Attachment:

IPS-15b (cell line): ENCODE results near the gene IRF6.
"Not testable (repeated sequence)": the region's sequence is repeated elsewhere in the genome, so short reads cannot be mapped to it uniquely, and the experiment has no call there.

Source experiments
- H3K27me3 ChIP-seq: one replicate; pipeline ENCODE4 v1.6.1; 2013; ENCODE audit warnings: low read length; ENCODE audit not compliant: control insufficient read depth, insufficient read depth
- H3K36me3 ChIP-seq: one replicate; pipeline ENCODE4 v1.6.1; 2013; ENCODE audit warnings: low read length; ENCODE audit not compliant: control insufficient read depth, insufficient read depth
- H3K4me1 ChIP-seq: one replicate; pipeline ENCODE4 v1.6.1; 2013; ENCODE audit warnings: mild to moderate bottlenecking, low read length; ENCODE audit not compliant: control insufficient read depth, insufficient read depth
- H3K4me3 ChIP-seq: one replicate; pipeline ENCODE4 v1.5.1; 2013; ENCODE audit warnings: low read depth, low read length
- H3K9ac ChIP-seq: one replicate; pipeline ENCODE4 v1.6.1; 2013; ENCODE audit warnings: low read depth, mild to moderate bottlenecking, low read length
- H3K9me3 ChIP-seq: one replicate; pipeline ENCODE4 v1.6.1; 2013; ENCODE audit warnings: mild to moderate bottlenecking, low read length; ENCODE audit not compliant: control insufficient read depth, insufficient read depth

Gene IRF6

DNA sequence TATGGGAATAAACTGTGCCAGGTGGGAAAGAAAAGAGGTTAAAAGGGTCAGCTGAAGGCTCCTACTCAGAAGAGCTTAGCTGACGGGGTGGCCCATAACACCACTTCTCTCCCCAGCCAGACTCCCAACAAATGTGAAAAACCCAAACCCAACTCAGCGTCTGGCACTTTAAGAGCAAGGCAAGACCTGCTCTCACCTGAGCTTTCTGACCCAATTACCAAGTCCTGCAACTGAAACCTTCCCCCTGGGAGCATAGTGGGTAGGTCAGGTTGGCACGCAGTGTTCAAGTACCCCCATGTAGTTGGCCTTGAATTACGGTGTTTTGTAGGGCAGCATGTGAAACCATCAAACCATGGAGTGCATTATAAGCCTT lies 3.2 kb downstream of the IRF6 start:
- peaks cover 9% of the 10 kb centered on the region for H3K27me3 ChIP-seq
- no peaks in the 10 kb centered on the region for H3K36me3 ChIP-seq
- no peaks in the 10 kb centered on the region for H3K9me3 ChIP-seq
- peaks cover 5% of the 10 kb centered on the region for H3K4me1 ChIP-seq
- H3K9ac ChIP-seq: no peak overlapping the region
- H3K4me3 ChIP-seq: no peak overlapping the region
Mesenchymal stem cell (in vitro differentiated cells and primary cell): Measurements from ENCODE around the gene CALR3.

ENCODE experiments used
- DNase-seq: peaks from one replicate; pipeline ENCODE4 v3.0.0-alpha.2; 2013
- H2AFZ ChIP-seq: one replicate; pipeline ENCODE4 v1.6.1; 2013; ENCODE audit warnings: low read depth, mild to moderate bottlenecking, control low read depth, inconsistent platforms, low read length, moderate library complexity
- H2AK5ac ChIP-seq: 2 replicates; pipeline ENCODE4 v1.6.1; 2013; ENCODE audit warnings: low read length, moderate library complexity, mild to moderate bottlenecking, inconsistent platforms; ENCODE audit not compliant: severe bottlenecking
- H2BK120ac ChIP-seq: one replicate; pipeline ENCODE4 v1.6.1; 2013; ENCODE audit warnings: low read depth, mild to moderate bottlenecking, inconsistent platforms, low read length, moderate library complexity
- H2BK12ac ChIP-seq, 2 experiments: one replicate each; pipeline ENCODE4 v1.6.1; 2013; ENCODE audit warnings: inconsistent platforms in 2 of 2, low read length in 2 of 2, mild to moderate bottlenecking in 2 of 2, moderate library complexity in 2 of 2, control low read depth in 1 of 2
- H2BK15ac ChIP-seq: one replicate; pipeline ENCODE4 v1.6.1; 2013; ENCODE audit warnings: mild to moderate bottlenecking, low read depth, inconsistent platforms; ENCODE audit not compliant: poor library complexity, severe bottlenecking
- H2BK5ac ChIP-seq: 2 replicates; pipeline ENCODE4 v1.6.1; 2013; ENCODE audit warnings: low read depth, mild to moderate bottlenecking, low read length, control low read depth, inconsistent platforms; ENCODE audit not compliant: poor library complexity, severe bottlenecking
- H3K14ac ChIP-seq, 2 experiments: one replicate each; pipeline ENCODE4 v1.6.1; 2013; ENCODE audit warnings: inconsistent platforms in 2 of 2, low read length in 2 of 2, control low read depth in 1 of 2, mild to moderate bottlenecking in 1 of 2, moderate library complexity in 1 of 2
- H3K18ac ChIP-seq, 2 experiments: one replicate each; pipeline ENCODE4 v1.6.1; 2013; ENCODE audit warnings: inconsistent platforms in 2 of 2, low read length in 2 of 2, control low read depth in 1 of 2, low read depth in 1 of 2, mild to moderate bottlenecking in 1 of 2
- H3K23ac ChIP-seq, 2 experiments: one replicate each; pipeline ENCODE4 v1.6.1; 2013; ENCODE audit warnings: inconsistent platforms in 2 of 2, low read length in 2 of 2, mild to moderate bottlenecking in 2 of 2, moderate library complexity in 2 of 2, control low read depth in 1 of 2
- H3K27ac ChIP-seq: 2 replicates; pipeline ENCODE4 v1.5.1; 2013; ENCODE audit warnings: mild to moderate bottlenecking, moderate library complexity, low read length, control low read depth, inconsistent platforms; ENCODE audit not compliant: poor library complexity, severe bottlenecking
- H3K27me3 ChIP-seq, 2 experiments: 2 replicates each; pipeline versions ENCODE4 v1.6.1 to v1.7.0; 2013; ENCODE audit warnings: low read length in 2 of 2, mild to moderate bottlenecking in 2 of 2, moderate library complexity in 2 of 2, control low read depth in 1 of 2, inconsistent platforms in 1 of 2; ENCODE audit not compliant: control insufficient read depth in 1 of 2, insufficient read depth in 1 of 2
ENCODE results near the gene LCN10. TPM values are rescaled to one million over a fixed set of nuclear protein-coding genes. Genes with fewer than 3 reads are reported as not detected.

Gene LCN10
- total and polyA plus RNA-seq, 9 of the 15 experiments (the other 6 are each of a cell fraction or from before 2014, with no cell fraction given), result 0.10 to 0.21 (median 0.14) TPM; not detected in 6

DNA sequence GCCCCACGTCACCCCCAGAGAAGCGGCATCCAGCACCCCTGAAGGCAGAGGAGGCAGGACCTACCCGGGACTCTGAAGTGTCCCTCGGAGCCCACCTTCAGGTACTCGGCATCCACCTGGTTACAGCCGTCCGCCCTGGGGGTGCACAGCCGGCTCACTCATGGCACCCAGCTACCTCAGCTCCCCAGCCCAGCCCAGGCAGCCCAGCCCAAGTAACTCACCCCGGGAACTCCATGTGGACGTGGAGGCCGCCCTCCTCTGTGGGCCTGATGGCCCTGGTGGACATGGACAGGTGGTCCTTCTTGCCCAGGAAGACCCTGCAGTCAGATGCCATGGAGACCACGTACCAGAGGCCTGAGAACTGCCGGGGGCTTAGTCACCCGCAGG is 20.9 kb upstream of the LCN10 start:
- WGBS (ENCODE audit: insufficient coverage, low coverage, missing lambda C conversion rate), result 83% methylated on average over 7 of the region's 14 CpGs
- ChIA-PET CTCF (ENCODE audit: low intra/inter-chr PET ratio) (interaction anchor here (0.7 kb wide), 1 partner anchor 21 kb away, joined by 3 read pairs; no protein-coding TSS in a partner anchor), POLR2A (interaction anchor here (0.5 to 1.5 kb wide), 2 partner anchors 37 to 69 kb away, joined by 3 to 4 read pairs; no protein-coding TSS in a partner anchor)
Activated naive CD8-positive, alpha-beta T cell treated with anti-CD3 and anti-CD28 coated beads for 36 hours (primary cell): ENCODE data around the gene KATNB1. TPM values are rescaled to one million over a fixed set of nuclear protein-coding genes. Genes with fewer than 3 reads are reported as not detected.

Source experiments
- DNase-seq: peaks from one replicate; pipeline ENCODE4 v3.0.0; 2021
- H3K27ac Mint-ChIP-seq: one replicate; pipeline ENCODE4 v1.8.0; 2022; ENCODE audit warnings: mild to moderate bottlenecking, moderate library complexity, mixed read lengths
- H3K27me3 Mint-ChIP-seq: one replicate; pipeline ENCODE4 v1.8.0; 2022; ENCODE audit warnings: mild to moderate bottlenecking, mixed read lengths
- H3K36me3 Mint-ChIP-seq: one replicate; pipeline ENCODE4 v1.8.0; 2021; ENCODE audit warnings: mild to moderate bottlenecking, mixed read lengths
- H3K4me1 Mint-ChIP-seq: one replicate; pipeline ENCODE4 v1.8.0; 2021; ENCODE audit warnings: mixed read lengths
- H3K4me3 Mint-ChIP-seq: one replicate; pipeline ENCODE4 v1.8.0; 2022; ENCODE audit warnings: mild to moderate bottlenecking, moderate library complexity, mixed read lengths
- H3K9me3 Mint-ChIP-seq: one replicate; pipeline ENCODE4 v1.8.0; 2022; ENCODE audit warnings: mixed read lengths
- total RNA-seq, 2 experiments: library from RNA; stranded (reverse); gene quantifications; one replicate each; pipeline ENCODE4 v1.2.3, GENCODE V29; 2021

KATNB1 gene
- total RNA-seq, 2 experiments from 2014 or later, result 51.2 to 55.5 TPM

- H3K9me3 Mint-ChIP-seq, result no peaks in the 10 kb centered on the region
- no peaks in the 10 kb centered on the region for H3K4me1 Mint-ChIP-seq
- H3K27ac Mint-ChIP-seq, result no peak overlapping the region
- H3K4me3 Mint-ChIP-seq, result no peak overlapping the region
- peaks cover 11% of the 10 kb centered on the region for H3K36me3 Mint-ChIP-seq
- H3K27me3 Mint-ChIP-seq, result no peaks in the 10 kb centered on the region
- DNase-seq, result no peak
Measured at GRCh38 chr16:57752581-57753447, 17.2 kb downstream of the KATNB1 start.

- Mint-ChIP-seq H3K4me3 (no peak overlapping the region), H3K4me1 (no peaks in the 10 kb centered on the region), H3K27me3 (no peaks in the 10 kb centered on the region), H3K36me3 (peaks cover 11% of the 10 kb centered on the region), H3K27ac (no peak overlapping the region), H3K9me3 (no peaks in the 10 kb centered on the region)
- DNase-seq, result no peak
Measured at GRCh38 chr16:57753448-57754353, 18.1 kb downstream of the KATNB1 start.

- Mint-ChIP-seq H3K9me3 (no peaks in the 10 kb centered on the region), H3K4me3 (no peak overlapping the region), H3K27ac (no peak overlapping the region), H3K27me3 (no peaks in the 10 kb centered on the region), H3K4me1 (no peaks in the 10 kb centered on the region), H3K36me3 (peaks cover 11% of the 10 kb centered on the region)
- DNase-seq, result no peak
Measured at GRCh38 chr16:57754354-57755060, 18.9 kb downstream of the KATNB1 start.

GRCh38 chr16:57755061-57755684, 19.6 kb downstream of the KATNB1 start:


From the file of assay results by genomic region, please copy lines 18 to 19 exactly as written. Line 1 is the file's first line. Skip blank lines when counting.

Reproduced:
Mesenchymal stem cell (in vitro differentiated cells and primary cell): Measurements from ENCODE around the gene CALR3.

ENCODE experiments used